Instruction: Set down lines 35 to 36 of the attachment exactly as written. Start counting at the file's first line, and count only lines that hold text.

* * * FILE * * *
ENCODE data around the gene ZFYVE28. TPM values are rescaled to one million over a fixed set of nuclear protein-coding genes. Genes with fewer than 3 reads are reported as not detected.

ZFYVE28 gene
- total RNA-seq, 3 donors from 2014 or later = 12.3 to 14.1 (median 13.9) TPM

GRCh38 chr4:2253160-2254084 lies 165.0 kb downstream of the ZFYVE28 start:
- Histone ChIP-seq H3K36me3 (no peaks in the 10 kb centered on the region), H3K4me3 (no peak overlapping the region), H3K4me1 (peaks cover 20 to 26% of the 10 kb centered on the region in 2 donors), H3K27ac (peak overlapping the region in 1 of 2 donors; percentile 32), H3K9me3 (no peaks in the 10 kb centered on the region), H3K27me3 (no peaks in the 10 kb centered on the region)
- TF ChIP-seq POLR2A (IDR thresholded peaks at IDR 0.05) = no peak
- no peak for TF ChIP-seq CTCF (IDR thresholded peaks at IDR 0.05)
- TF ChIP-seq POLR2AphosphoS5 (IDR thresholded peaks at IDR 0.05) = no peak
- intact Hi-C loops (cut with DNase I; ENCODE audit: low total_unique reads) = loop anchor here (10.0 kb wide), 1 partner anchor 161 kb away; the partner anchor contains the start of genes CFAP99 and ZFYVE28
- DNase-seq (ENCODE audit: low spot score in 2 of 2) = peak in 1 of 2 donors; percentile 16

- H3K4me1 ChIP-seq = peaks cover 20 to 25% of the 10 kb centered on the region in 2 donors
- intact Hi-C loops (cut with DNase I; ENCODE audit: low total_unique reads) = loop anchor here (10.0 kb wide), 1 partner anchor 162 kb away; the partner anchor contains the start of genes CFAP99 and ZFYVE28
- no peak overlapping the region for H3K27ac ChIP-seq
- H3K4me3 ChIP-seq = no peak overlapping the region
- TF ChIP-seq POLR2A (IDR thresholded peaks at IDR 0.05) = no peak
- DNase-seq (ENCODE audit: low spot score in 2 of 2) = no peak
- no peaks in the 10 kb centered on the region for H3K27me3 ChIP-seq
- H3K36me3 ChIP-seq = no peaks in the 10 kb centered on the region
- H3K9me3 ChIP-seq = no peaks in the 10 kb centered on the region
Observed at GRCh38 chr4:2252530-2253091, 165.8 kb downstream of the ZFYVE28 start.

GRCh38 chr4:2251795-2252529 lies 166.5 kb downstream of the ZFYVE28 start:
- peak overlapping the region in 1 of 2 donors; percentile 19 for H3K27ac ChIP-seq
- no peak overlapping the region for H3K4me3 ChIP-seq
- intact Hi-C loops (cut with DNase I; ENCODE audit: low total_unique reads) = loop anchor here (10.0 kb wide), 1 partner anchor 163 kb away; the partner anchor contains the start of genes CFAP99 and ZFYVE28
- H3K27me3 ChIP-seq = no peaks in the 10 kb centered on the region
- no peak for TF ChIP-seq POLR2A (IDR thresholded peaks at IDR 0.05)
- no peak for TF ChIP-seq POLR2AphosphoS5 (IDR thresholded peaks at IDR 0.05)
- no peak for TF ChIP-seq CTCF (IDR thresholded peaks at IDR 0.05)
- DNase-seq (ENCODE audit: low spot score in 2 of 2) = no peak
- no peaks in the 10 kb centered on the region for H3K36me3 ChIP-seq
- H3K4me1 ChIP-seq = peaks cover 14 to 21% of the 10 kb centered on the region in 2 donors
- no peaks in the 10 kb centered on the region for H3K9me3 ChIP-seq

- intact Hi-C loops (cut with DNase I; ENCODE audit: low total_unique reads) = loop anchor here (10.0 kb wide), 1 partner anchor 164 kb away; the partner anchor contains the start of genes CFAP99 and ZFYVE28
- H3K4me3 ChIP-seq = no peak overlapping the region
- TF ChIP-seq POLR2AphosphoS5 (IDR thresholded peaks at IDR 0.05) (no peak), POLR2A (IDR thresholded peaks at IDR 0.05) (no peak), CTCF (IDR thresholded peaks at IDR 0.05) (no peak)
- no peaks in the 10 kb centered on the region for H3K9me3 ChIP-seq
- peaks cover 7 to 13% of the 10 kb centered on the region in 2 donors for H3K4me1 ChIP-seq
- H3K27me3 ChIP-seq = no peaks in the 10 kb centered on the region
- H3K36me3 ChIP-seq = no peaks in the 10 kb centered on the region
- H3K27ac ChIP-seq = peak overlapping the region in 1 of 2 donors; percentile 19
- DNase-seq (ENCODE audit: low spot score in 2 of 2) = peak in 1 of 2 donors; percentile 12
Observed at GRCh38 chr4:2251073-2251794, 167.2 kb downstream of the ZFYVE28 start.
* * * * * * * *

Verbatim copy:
- TF ChIP-seq POLR2AphosphoS5 (IDR thresholded peaks at IDR 0.05) (no peak), POLR2A (IDR thresholded peaks at IDR 0.05) (no peak), CTCF (IDR thresholded peaks at IDR 0.05) (no peak)
- no peaks in the 10 kb centered on the region for H3K9me3 ChIP-seq